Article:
Getting Oxfordshire Online aims to address the needs of the thousands of people in Oxfordshire who are not online. By 2025, the majority of those who are not currently online should have the digital access they need.

Our approach

Getting Oxfordshire Online seeks to tackle digital exclusion across the whole of Oxfordshire. It will put the infrastructure in place to deliver a sustainable, long-term solution to the problem of digital exclusion. It will do this through a collaborative, partnership approach, bringing together organisations with the necessary skills and experience, and learning from existing support-based services and initiatives that have already been successful in tackling this issue.

Getting Oxfordshire Online will address lack of access to devices and data, and support people with the training they need.

Plans include:

Building the refurbishment capacity

We will set up hubs across the county to receive donations of laptops, tablets and smart phones from members of the public and businesses, wipe and prepare them, and deliver them to organisations.

Developing solutions for data and connectivity

We will support users to access lower-cost deals for wi-fi connection and data – to meet their needs efficiently, and add our voice to national initiatives that will offer better long-term solutions for those who currently can’t get the access they need.

Taking a phased approach to needs and training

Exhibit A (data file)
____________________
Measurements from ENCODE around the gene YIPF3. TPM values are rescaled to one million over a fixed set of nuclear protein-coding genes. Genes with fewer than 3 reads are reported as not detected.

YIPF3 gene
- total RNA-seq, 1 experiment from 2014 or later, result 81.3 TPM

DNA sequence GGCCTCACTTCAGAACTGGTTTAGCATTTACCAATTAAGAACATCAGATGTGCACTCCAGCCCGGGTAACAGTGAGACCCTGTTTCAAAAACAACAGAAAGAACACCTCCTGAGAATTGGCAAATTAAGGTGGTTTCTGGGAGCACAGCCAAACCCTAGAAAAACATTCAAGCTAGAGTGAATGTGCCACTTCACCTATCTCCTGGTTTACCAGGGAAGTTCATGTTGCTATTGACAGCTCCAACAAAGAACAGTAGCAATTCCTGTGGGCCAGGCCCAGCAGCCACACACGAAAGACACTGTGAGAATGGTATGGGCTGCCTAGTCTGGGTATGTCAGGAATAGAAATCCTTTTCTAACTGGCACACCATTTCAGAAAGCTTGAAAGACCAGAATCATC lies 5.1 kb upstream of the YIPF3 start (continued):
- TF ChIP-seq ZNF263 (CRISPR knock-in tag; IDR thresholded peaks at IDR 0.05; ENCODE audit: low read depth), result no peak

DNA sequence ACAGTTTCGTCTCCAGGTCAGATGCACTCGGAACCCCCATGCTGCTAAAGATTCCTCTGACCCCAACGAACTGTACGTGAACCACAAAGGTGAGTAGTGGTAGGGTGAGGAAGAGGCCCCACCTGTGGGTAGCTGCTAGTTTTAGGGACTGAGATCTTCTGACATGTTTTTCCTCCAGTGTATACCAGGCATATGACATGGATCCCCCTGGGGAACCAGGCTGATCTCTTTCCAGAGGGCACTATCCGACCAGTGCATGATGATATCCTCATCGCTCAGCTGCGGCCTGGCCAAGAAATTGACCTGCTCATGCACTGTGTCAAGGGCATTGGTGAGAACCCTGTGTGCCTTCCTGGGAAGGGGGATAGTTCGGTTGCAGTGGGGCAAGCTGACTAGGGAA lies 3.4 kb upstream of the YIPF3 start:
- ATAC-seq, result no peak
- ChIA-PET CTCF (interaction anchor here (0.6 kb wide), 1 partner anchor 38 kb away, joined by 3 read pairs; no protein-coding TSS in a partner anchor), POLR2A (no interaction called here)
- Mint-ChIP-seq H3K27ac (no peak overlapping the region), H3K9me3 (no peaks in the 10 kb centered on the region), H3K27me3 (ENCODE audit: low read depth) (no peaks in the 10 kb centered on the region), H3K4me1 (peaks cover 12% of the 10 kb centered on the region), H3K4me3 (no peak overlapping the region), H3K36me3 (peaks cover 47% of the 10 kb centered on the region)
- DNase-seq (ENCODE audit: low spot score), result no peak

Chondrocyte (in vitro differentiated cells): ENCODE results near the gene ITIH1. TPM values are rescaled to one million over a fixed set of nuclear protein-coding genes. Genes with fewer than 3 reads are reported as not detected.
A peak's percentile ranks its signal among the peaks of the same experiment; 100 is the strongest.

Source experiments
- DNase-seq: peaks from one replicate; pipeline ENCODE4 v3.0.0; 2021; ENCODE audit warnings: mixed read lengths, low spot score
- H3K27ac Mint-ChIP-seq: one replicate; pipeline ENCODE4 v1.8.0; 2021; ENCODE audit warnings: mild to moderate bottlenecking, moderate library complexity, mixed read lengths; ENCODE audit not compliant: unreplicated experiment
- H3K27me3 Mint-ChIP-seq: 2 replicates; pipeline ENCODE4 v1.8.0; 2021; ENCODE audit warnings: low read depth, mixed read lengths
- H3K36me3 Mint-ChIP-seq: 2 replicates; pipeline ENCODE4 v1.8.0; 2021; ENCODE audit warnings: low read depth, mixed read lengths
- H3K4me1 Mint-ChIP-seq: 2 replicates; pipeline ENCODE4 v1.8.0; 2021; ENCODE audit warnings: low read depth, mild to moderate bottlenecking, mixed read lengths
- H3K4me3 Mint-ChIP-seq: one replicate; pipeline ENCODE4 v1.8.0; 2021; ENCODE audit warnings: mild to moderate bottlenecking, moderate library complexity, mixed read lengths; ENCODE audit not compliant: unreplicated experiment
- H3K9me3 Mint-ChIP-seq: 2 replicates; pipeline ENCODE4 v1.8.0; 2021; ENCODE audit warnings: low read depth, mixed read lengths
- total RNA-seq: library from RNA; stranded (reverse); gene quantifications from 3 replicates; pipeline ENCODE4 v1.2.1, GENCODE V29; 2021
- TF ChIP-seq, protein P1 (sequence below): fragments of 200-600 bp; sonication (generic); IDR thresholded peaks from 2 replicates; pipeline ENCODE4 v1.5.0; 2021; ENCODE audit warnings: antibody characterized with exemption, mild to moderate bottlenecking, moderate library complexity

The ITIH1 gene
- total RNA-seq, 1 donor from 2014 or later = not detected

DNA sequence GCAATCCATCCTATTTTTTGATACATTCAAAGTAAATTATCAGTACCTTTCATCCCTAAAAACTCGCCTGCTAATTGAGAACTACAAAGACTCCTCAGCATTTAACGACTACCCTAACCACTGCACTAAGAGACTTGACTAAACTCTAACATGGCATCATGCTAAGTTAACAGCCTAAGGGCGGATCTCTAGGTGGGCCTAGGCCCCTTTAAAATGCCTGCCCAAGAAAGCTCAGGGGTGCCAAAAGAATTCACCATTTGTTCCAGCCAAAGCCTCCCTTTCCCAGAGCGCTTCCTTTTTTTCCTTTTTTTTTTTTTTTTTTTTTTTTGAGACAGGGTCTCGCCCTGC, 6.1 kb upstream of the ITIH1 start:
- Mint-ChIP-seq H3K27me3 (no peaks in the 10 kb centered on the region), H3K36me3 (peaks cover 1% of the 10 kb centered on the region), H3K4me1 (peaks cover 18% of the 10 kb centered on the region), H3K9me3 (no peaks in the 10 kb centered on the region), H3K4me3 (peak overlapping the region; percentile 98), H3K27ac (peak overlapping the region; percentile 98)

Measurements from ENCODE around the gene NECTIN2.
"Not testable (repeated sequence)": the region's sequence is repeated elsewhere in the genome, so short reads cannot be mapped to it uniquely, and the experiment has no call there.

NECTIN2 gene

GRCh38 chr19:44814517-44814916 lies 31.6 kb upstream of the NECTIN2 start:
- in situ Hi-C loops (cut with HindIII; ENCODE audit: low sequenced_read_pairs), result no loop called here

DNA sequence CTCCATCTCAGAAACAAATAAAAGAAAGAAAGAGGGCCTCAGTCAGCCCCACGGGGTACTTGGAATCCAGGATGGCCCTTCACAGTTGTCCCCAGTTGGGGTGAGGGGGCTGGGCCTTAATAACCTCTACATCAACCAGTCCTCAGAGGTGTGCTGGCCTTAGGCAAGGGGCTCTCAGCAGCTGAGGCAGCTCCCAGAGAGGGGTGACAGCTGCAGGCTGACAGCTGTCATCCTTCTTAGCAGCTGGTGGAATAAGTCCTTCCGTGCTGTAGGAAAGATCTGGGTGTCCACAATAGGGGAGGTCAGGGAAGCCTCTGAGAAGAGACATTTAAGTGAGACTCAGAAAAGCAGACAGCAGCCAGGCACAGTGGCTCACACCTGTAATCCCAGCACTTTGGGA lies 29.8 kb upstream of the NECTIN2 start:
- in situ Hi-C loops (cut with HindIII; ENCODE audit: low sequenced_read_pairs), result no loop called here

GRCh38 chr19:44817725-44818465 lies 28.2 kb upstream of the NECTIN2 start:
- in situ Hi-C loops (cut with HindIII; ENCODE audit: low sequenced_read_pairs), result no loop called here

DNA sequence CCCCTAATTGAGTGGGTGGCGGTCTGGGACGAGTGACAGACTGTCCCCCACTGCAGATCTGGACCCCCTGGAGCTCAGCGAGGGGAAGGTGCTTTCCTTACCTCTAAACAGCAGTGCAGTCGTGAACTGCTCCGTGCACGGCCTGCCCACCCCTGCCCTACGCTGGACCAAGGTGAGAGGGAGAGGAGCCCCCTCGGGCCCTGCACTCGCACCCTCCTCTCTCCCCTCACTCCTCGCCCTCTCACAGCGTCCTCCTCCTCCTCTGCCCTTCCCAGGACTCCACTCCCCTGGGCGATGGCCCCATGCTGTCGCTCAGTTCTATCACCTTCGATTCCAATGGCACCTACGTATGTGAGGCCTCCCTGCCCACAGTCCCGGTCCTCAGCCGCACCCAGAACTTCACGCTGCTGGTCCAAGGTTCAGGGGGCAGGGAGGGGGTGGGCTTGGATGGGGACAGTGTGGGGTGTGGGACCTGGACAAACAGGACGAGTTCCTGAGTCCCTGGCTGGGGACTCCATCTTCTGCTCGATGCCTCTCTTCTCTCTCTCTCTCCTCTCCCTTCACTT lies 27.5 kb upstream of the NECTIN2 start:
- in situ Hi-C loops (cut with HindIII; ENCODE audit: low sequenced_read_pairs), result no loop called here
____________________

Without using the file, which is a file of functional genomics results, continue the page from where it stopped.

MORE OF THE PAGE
We will link into trusted organisations to offer relevant training, building confidence and skills, so devices are used to maximum effect.

Creating a donations pipeline

We will seek funding, resources and capacity from government, philanthropic and in-kind donations. The project received kickstart match funding from Our Common Good, an OCF Donor Advised Fund.

Why Oxfordshire, why now?
  • Somewhere between 34k and 43k people in Oxfordshire are not online.
  • Nationally, 34% of children aged 5–16 do not have access to their own device.
  • COVID-19 and lockdowns have highlighted the existing disadvantage of not being online.
  • Oxfordshire has close to the best broadband coverage in the country: 98% of homes and businesses have access to superfast broadband (nationally the target is 95% by 2025).
  • There are estimated to be tens of thousands internet-enabled devices sitting unused in homes and businesses in Oxfordshire, which could be refurbished to meet the demand.
  • Oxfordshire has a concentration of knowledge, expertise and potential.
The COVID effect on digital inclusion

The impact of the pandemic has highlighted that without digital access you are genuinely excluded from much of life. Home schooling without suitable devices, no access to homeless services, or isolation in older age. Project Manager Olwen chatted with B4 CEO, Richard Rosser in February about the need for increased focus on this area – with or without the effects of COVID. 

Getting Oxfordshire Online seeks to tackle digital exclusion across the whole of Oxfordshire.


Olwen Lintern-Smyth

Olwen Lintern-Smyth, Getting Oxfordshire Online Project Manager

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OCF welcomes new Project Manager – Getting Oxfordshire Online

OCF is delighted to welcome Olwen Lintern-Smyth as Project Manager for our new initiative Getting Oxfordshire Online. Our new collaborative initiative aims to get more people online by refurbishing devices, unlocking more data and connectivity, and upskilling beneficiaries. 

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